THE entire rail sector needs to design a common strategy to address the transition from diesel fuel if it is to remain the most sustainable form of land transport, a study on the sector’s pursuit of decarbonisation has concluded.

The study addresses the challenges and opportunities of phasing out diesel-powered rolling stock. It examined the European Union (EU) regulatory framework and some national strategies while providing a preliminary assessment of the alternative technology available and making clear recommendations to the European Commission (EC).

Launched in July 2022, it is the first phase of the Association of European Rail Rolling Stock Lessors’ (AERRL) study of alternatives to diesel fuel. It was conducted by the consultancy Eolos on behalf of AERRL as well as rolling stock leasing companies Akiem, Beacon and Cargounit, with support from European banks Crédit Agricole CIB, ING, KfW Ipex-Bank and Société Générale.

While the study says that electrification “remains the most efficient solution from a holistic perspective, complementary solutions can help accelerate decarbonisation.” Specifically, hydrogenated vegetable oil (HVO) is identified as an immediate candidate for existing diesel fleets, helping to reduce CO2 emissions by 85-90% and, according to the study, easy to implement. “Obstacles due to higher taxation can and should be adjusted by future regulation,” it says.

Renewable natural gas (RNG) and using ammonia as a fuel for internal combustion engines are considered short to medium-term options, although several operational challenges remain.

Hydrogen has a high energy density per kg, but the study states that “green production” is still very limited and requires high expenditure. Both hydrogen and ammonia are considered as later alternative solutions for heavy freight trains where electrification is not available.

For example, they could be used on “long non-electrified routes, and after substantial infrastructure improvements are achieved,” the study says.

In contrast, the study says that battery technology is a solution for the rail sector although “major problems remain.” Specifically, it says that dual-mode battery-electric trains combined with partial electrification could be a “game-changer” in the longer term.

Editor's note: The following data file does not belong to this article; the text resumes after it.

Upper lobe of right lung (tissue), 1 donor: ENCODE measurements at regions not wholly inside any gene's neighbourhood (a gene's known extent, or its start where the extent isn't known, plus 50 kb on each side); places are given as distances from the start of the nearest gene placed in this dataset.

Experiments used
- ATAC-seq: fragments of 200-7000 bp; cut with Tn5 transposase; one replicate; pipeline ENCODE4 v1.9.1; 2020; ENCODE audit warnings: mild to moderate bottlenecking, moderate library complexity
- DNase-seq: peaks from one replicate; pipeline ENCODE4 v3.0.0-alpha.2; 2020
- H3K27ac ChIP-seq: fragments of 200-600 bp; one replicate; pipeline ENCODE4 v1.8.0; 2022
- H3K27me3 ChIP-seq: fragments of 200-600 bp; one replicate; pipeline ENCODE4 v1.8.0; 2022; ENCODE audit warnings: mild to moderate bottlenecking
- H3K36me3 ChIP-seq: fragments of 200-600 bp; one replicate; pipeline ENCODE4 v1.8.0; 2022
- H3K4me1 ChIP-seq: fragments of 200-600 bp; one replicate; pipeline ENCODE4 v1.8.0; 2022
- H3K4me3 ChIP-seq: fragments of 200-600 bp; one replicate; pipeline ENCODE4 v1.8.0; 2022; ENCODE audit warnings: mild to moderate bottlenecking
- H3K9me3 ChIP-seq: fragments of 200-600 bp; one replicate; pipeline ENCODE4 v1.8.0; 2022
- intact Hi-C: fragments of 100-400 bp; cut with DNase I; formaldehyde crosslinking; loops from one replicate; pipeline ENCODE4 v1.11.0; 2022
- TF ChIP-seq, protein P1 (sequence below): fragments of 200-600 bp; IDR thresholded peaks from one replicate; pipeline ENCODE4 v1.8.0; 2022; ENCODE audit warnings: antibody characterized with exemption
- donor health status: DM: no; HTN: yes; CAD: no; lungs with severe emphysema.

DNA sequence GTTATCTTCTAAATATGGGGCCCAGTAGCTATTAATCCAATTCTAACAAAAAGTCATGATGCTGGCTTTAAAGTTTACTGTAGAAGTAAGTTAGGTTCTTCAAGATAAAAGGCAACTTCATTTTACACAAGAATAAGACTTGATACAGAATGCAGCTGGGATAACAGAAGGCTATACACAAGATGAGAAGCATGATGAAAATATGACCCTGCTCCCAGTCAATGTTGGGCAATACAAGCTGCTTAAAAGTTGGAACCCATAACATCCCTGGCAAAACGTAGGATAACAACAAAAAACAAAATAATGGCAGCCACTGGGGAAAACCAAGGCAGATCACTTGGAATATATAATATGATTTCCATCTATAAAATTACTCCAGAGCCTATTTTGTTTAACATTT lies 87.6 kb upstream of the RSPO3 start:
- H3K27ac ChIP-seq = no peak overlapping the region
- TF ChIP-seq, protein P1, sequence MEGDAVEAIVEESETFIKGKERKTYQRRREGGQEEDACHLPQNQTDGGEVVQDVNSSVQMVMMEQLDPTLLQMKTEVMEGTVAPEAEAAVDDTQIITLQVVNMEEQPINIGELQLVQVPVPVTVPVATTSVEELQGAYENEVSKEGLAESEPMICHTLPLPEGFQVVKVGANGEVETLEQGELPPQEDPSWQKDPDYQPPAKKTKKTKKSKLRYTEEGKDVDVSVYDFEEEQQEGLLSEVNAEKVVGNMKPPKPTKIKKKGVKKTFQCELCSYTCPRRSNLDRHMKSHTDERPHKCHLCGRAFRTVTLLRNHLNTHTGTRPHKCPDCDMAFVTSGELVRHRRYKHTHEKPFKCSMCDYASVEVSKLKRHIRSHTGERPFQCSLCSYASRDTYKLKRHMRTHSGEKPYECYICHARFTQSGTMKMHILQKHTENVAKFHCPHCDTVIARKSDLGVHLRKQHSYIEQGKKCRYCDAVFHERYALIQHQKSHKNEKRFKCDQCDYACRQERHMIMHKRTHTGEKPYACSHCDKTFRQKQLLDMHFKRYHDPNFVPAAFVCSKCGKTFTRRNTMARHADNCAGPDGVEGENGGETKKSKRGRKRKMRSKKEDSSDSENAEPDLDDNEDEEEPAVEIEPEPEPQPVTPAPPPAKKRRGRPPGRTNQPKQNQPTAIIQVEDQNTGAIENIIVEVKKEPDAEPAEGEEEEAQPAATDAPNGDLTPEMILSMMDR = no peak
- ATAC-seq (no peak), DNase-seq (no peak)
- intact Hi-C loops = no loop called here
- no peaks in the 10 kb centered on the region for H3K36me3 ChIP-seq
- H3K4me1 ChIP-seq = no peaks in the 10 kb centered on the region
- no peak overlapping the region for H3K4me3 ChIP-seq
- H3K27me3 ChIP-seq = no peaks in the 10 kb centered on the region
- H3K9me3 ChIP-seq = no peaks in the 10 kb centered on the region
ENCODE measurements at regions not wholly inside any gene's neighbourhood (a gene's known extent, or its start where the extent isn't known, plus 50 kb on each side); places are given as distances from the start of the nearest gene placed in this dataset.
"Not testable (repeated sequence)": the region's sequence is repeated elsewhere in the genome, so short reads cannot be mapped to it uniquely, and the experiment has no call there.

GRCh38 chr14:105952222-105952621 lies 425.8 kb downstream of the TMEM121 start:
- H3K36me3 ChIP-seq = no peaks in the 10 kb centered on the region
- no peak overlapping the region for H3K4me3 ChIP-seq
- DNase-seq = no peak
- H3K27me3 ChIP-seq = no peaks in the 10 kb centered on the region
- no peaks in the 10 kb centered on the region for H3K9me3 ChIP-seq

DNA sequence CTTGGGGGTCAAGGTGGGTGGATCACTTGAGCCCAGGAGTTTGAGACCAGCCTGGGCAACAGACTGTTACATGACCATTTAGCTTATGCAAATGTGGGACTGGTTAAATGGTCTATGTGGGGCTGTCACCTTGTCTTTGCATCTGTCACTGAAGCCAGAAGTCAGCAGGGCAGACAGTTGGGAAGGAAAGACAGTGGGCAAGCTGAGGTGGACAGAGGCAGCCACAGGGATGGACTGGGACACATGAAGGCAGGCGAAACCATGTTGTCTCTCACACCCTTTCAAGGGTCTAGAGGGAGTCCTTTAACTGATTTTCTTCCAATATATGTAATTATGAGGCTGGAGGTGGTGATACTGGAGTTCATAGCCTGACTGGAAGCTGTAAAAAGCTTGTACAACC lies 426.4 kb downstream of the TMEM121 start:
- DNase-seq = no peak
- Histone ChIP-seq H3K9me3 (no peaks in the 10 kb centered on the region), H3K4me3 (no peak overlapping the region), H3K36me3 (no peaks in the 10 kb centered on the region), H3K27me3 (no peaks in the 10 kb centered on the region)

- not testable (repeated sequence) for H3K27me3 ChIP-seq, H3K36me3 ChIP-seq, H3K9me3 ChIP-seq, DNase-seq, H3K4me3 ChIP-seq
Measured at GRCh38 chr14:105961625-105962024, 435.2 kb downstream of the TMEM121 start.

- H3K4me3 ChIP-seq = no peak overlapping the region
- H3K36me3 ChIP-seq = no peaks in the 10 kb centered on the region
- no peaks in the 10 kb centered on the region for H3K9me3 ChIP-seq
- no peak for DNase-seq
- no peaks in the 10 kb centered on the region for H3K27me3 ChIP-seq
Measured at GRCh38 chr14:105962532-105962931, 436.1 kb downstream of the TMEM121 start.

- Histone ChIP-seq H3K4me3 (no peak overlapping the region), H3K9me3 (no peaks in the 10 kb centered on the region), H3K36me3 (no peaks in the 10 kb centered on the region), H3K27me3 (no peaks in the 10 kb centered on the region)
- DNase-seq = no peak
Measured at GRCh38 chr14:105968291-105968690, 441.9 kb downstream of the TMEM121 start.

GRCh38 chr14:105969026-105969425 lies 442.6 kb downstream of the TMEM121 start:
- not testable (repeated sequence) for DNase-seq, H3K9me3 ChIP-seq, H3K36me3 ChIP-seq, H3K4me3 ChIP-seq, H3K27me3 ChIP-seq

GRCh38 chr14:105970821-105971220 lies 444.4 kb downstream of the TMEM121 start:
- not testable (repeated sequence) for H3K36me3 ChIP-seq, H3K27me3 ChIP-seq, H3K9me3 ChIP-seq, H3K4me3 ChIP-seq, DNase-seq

The study adds that to enable the sustainable transition of the rail sector, different stakeholders need to come together in a “freight transport system for efficiency,” organised either by the EC or an appointed actor in the field. “The investments between rolling stock and infrastructure need to be balanced,” it says.

In addition, to achieve maximum leverage for industrial decarbonisation, the rail sector should be, after pipelines, the first choice for green hydrogen transport.

“With such a position in a new supply chain, the rail sector can increase its freight market share and provide safe and reliable low carbon-emission energy to today’s most emitting industries,” the study says.

AERRL chair, Mr Fabien Rochefort, describes the absence of an ambitious and aligned roadmap for near-term decarbonisation as the missing link in European rail policy.

“Working from this initial roadmap, we hope to hold further discussions, leading to a common project with all rail stakeholders and pushing policymakers to support our willingness to promote green transportation even further,” Rochefort says.

“The banks have supported this initiative by rolling stock leasing companies because we share their determination to continue to drive down emissions in the rail industry,” says Mr Robert van Duuren, director of transportation finance at ING, representing the banks that supported the study.

“We anticipate a combination of solutions will be needed to make progress in the real world, and I therefore find it interesting that the study describes multiple alternative technologies. We hope this initiative will motivate many actors to begin their transition.”

The full study is available here. AERRL will also host a webinar on May 4 at 12.00-13.15 UTC to present the key conclusions.